A very worrying example is that of a group of biotoxins called PCBs – or PolyChlorinated Biphenyls, a group of persistent chemicals (chemicals that don’t easily break down) that were used in industrial applications as additives to lubricants, foams, fire retarders etc. So in this case we are not talking about agrochemicals and food chemicals, but the example is well documented and illustrates the effects caused in food chain bio-accumulation. PCBs were mostly banned in the late 1970s, but because they don’t easily break down and their concentration in the food chain continued to increase for many years. Significant amounts are still present in certain parts of the world today. PCBs are not water soluble, so they accumulate in sediments of rivers and eventually the oceans. The food they mostly accumulate in is one that is often regarded as super healthy – fish! Most fish species we humans like to eat – species like snapper, tuna or cod – are the large predators of the oceans, fish that eat other fish. Their prey is often already a predator in itself, just smaller, eating even smaller fish, or small crustaceans. Crustaceans themselves often feed on a diet of snails, algae, larvae of fish, and eggs of sedentary filter feeders like shell fish and coral. The accumulation of PCBs in the food chain starts with the filter feeders, who filter huge amounts of water, hundreds to thousands of litres per day and increases with every step of the food chain. For us at the top eating the large predator fish this is bad news. In certain societies, were fish plays a huge role in their diet, like the hunting Inuit of the Arctic circle, levels of PCBs up to 160 times the amount considered to be safe have been found in their fatty tissue and in breastmilk, rendering them technically hazardous waste. (Study on health outcomes of Inuit children exposed to PCBs).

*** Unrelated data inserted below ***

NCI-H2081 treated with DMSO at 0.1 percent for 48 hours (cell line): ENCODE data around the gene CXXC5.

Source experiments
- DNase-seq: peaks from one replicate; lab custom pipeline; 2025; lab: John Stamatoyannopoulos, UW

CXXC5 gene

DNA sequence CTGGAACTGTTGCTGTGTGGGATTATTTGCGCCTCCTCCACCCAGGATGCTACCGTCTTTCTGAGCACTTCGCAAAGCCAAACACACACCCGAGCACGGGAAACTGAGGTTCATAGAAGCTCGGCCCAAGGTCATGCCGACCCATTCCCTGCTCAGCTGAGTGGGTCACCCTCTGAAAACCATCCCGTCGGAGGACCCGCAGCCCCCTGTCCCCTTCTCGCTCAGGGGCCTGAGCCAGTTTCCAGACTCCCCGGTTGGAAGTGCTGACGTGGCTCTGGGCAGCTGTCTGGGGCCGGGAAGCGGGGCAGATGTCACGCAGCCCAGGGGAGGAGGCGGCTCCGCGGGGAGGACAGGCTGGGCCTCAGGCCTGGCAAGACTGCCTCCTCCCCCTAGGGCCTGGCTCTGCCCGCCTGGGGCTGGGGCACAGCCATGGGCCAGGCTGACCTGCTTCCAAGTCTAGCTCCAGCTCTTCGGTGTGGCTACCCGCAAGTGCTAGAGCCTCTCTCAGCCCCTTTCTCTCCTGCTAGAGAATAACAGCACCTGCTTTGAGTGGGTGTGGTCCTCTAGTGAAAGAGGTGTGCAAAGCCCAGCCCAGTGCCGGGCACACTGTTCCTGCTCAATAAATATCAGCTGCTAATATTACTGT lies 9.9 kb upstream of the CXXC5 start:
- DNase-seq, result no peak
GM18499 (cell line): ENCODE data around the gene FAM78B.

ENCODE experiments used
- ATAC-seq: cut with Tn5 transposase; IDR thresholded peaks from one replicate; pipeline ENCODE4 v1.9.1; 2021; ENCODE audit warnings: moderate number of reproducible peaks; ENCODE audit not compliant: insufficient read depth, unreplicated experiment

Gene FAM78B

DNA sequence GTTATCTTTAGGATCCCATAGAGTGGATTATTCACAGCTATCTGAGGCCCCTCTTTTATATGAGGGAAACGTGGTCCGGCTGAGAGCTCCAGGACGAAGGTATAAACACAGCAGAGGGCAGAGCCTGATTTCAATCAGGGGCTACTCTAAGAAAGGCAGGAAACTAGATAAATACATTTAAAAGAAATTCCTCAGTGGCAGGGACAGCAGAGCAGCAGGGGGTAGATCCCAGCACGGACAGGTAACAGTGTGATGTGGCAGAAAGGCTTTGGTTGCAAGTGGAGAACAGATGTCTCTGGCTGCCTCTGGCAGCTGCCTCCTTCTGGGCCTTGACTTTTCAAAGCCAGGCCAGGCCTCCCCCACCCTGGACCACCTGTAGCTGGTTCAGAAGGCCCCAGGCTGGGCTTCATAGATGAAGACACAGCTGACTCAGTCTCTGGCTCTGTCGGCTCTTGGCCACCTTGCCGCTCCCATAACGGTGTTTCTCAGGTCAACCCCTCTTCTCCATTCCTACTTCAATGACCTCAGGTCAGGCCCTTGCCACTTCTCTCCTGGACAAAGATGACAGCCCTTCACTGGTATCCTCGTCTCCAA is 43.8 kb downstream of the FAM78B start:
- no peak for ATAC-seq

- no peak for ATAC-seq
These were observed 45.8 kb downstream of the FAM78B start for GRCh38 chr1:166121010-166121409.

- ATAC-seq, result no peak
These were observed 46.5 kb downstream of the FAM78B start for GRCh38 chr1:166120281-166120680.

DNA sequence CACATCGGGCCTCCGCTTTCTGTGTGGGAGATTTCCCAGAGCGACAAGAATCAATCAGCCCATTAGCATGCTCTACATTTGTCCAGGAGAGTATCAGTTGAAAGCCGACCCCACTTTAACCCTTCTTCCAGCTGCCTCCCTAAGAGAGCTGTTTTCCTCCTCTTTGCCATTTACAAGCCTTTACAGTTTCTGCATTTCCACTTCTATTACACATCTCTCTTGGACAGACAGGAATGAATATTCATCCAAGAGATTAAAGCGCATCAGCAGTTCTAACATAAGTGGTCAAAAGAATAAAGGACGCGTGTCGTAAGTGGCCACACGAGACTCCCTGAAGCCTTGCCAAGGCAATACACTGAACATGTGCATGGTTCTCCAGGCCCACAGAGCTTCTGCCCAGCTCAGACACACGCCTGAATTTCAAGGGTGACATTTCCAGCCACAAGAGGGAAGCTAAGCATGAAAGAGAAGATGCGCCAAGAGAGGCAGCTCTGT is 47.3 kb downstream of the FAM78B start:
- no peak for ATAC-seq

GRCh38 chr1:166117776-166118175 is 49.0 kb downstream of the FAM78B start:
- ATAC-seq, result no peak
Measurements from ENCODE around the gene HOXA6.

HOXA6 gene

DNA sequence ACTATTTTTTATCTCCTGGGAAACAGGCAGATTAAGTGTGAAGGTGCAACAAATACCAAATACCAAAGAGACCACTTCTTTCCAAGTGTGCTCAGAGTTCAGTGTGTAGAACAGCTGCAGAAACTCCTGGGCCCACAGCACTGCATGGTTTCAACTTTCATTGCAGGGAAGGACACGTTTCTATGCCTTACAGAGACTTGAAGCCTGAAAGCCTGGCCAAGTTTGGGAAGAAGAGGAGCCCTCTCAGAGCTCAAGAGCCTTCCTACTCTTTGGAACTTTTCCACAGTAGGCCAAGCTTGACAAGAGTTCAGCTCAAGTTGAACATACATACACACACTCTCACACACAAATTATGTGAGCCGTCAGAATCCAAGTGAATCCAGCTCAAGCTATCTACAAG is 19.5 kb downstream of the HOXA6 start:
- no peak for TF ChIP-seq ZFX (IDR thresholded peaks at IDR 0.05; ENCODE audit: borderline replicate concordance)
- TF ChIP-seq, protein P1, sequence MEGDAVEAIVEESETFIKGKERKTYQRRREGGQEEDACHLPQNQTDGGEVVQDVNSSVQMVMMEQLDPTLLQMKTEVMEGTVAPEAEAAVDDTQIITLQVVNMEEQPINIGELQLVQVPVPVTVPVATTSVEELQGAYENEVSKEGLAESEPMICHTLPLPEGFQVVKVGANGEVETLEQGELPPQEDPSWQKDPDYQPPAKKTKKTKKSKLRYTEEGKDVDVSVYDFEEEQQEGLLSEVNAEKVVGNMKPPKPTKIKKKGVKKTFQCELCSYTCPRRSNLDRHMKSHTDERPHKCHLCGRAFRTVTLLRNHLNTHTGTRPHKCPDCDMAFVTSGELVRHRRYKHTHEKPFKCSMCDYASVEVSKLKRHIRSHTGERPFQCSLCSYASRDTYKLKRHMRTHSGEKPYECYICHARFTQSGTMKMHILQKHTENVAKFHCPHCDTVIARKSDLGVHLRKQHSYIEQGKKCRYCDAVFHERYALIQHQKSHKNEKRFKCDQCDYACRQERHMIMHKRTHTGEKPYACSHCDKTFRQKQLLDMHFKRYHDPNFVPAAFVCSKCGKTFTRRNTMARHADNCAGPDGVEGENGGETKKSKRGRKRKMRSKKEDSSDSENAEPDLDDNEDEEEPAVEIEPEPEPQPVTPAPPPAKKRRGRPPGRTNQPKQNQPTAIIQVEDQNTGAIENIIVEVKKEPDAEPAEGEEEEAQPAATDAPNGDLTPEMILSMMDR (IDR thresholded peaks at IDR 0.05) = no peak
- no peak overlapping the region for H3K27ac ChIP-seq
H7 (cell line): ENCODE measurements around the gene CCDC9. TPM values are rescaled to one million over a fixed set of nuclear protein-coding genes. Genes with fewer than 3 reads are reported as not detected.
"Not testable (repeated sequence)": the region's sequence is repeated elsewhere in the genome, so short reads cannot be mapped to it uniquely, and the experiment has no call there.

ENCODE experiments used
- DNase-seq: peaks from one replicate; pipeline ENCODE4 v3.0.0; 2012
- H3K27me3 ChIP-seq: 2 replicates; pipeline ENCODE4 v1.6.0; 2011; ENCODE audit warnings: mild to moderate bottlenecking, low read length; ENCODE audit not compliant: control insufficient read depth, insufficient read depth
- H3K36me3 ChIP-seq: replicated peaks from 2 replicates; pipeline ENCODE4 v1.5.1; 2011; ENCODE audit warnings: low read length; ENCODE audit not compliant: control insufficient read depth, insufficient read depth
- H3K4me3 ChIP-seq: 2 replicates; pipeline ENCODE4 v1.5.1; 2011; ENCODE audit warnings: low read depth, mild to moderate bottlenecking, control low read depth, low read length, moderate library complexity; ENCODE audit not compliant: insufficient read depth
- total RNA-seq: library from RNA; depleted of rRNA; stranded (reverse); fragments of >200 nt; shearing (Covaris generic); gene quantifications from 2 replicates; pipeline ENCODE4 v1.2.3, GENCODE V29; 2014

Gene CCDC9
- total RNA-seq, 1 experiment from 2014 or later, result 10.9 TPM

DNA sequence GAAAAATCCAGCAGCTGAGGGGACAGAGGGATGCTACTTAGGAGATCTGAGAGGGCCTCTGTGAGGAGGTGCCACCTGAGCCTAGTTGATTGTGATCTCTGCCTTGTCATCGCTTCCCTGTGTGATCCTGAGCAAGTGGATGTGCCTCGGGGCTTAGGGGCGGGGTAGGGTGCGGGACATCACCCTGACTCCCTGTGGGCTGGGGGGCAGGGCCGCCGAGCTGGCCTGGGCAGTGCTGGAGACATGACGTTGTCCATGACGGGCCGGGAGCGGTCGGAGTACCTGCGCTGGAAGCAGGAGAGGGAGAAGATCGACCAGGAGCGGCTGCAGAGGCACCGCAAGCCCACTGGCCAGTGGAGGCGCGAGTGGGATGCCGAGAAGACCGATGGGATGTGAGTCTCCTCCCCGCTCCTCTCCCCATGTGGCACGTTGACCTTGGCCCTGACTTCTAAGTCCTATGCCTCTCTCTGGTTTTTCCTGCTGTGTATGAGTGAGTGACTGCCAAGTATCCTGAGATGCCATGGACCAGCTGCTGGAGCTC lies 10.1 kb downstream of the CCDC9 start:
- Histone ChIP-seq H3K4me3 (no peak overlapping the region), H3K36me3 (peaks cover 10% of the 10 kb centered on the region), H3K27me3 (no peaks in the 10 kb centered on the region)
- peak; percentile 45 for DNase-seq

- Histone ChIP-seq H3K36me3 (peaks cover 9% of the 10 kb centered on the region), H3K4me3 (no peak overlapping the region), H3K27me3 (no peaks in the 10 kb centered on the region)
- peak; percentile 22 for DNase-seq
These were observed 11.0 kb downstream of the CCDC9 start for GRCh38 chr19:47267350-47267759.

For omnivorous humans, no matter whether you eat a little meat or a lot, exposure to chemicals used in the agricultural sector is almost universal and very difficult to avoid. Check out my post “You are what are you eat”. It’s also made more dangerous as the chemicals accumulate in your fatty tissue over a lifetime and interfere with immune function and brain chemistry.
The role of chemicals on our gut microbiome